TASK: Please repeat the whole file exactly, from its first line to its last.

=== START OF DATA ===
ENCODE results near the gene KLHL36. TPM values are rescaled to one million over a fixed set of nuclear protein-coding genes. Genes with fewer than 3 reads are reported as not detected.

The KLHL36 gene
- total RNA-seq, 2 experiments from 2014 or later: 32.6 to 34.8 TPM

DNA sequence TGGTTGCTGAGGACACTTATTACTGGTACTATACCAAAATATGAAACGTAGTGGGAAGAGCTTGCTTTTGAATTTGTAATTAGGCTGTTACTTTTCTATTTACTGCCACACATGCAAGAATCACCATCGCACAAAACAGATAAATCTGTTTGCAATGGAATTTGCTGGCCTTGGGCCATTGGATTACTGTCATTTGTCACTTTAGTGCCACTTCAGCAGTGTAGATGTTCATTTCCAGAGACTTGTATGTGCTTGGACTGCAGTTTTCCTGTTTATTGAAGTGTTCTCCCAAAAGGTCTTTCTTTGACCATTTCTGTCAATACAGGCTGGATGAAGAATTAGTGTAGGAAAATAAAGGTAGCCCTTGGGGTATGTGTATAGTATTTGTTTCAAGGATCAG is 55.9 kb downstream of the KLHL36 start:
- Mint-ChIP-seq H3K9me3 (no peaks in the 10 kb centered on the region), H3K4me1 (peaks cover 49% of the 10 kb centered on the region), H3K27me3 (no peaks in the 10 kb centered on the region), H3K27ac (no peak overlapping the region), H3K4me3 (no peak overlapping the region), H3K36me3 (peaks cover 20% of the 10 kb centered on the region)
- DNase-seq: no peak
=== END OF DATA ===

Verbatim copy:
ENCODE results near the gene KLHL36. TPM values are rescaled to one million over a fixed set of nuclear protein-coding genes. Genes with fewer than 3 reads are reported as not detected.

The KLHL36 gene
- total RNA-seq, 2 experiments from 2014 or later: 32.6 to 34.8 TPM

DNA sequence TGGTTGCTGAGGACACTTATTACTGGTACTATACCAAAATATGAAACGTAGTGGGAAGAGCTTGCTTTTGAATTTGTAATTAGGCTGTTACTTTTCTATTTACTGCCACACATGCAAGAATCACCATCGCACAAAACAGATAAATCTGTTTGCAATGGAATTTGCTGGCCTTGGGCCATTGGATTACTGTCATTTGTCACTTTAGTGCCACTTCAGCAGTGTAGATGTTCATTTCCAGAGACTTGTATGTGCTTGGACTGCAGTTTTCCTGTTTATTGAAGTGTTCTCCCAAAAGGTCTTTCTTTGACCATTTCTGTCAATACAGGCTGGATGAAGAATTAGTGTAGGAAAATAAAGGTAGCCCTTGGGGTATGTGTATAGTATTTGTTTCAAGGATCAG is 55.9 kb downstream of the KLHL36 start:
- Mint-ChIP-seq H3K9me3 (no peaks in the 10 kb centered on the region), H3K4me1 (peaks cover 49% of the 10 kb centered on the region), H3K27me3 (no peaks in the 10 kb centered on the region), H3K27ac (no peak overlapping the region), H3K4me3 (no peak overlapping the region), H3K36me3 (peaks cover 20% of the 10 kb centered on the region)
- DNase-seq: no peak